Wednesday, December 31, 2008

So Out It's In

My new feature on Nextbook hits up singer-songwriter Avi Fox-Rosen and the rerelease of the quintessential '70s Yiddish dance-pop divas the Barry Sisters:

Avi Fox-Rosen likes to identify himself as “anti-folk,” part of a movement most notable for its insistence on what it’s not—that is, the hokey and sincere “pro-folk” music that hails John Denver and Judy Collins as its lovable, naively optimistic icons. In some ways, however, Fox-Rosen’s music fits more comfortably in the latter camp. His first solo effort, One, is stuffed tight with nostalgia and melancholy, and feels like a fuzzy sweater you could fall asleep in on a cold winter night. On the first song, “All I’d Like to Say,” Fox-Rosen sings, “I'd like to give you my heart but I can't / It's still beating in my chest and I need it for the time being,” his voice ballooning with emotion that’s more Motown soul than Matador irony; his guitar practically drips with the earnestness that’s boiled over from his voice.

READ MORE >

Tuesday, December 30, 2008

Matisyahu: Return of the "King"

Although I can't actually remember whether he played "King Without a Crown," that iconoclastic first single that a friend swore was going to condemn him to one-hit wonder status forever, it didn't feel like Matisyahu's brief history was being reinvented last night. On the seventh of his eight-night Hanukkah stint at the Music Hall of Williamsburg (insert the appropriate jokes about how Shabbat makes Orthodox Jews late for everything here), he played a more-than-two-hour set that was alternately pensive and meandering and quietly grooving and straight-ahead all-out rocking.

matisyahu performing in brooklyn


Matis's music has always lived in the space between worlds -- the secular and religious, the contemplative and the party vibe, the reggae and the rock. (Here's an article about his new work, just to get you caught up.) Last night, the wings of the place were filled with Hasidic Jews who wanted to come to the show but were avoiding the dancing, and the tiny two-steps-up division served as a makeshift boundary for them. The crowd was all over the place -- I was skeptical that it would be mostly Orthodox Jews, and afraid that it would be mostly hippies, but most of the folks there were just regular people. Good-looking people, too, as opener Mike Doughty pointed out repeatedly in his set*.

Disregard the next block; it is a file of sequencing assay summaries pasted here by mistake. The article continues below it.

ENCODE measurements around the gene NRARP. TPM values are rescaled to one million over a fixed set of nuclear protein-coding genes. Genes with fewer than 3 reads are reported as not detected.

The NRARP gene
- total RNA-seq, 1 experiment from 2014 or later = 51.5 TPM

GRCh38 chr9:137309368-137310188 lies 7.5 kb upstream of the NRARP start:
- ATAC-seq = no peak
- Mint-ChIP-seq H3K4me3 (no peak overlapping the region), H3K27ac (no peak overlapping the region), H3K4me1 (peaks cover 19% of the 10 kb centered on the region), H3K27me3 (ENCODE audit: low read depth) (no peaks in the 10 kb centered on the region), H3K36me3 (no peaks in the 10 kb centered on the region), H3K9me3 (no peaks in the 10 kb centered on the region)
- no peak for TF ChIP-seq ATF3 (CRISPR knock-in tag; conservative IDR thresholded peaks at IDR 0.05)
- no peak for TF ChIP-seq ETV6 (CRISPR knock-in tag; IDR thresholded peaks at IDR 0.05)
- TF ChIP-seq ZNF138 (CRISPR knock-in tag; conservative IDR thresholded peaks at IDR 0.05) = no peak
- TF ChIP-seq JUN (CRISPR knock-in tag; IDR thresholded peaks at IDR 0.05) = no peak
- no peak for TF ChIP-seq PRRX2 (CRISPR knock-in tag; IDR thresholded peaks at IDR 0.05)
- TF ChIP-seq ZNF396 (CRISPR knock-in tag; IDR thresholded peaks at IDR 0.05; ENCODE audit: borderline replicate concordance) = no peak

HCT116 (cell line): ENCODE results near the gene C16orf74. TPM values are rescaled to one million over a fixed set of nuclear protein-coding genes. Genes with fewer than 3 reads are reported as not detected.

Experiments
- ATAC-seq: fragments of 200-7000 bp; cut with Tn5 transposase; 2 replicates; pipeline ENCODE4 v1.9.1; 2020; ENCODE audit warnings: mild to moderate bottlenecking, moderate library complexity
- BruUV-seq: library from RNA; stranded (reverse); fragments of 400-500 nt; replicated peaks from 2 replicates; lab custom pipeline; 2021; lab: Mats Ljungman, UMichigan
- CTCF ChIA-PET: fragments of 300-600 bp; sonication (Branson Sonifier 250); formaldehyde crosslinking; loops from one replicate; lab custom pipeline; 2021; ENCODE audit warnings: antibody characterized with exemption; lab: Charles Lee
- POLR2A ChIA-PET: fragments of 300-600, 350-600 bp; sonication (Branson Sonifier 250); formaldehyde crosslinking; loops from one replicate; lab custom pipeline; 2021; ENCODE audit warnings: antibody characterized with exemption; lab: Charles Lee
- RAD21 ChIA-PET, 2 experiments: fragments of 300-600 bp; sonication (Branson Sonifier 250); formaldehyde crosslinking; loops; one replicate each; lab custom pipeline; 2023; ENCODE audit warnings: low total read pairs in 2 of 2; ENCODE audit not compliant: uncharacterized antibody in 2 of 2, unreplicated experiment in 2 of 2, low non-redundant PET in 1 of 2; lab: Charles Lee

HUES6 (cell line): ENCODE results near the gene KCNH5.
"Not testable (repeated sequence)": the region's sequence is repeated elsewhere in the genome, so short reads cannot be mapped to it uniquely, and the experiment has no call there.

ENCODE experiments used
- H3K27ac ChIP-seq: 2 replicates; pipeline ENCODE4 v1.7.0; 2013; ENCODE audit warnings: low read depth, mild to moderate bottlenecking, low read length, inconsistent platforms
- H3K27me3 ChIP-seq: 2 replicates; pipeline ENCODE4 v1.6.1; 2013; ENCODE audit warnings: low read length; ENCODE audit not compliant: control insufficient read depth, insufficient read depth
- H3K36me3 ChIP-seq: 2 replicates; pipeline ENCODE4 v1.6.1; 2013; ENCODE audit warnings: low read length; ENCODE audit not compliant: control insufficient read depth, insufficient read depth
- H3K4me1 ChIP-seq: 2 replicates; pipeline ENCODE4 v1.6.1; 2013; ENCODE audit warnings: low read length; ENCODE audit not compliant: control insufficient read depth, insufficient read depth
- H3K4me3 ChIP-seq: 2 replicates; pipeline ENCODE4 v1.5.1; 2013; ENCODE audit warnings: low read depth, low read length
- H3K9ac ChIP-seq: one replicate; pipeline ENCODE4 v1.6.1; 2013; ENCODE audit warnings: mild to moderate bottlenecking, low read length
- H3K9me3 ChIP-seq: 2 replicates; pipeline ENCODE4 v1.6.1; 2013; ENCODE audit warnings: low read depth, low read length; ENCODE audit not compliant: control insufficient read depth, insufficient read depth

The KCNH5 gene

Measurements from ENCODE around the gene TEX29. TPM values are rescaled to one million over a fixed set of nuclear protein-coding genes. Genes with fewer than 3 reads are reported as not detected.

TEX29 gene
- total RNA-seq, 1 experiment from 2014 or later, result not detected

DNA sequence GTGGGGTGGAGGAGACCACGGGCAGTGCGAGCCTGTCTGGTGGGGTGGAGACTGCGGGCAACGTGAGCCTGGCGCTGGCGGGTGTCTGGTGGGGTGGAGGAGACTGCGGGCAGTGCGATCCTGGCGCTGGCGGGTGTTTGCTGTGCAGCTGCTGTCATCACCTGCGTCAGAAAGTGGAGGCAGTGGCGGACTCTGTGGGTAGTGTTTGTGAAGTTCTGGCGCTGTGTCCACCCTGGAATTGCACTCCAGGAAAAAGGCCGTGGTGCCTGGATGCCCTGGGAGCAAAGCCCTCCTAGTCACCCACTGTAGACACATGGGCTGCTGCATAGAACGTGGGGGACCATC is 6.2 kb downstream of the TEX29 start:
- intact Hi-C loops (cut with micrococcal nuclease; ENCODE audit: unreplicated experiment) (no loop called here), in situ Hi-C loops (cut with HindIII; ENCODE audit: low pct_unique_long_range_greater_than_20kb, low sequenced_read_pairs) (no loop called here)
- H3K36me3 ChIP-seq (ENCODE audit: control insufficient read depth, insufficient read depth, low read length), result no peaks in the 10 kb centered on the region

The couple in front of us were these Asian-Australian cool-kid transplants who wouldn't have been out of place at the Yeasayer show down the street, which gave me hope that (a) the one-hit wonder thing isn't happening, and (b) his music really isn't as insular as my default listening position (jumping on the furniture around the house, payos bopping, shouting out Aramaic phrases at the top of my lungs) might give one reason to think. And when a hippie did finally pop up, it was onstage -- this dreadlocked kid going wild on a whole array of percussion instruments, doing intense and admirable things to a tambourine.

Which brings us to the music. The band started playing before Matisyahu came onstage, which in normal circumstances I always think of as an egotistical pretense -- the crowd raves, the band builds up, and the singer ascends to his place of glory. But when Matis came on, there was none of that -- it wasn't like he was ignoring it, but more like he was unaware that it was happening at all.

The band launched into "Sea to Sea," which I always used to call "the Amidah song" before I looked it up on Amazon twenty seconds ago -- it's the song that opens his live album, which is the band doing their low bass funk thing while Matis sings the Hebrew words that introduce the silent devotional. It was faster than the album version, and the band was putting in everything, and Matis was holding his own but not going crazy.

Turns out he was just building up.

From there they blasted through "Youth," which gave the crowd the requisite recognizable song before launching into the meat of the set. It leaped between hard, driving guitar rock and more chill, rhythm-propelled stuff. At times it didn't seem like songs so much as ideas, Matis and the band tossing freestyles at each other. At one point, he was alone on stage with Shalom Mor, an Israeli oud player who flew in especially for this series of concerts, and a harpist, and -- after nearly an hour spent beatboxing-free -- he dropped into a fast beat.

That was the pace of the entire show. Usually, you see a band play three songs, and, boom, you know what they're about. Here, every twenty minutes it was a completely different concert. I started to get bored during the first extended jam (although it might have just been annoyance with the cloying pot smell that suddenly sprang from half a dozen different places...damn Hasidim), and then the guitarist started plucking a pop song, the drummer jumped in, and Matisyahu started freestyling over it -- well, not exactly freestyling so much as an impromptu rendition of the liturgical song "Yibaneh Ha'Mikdash," which roughly translates to "building the Temple."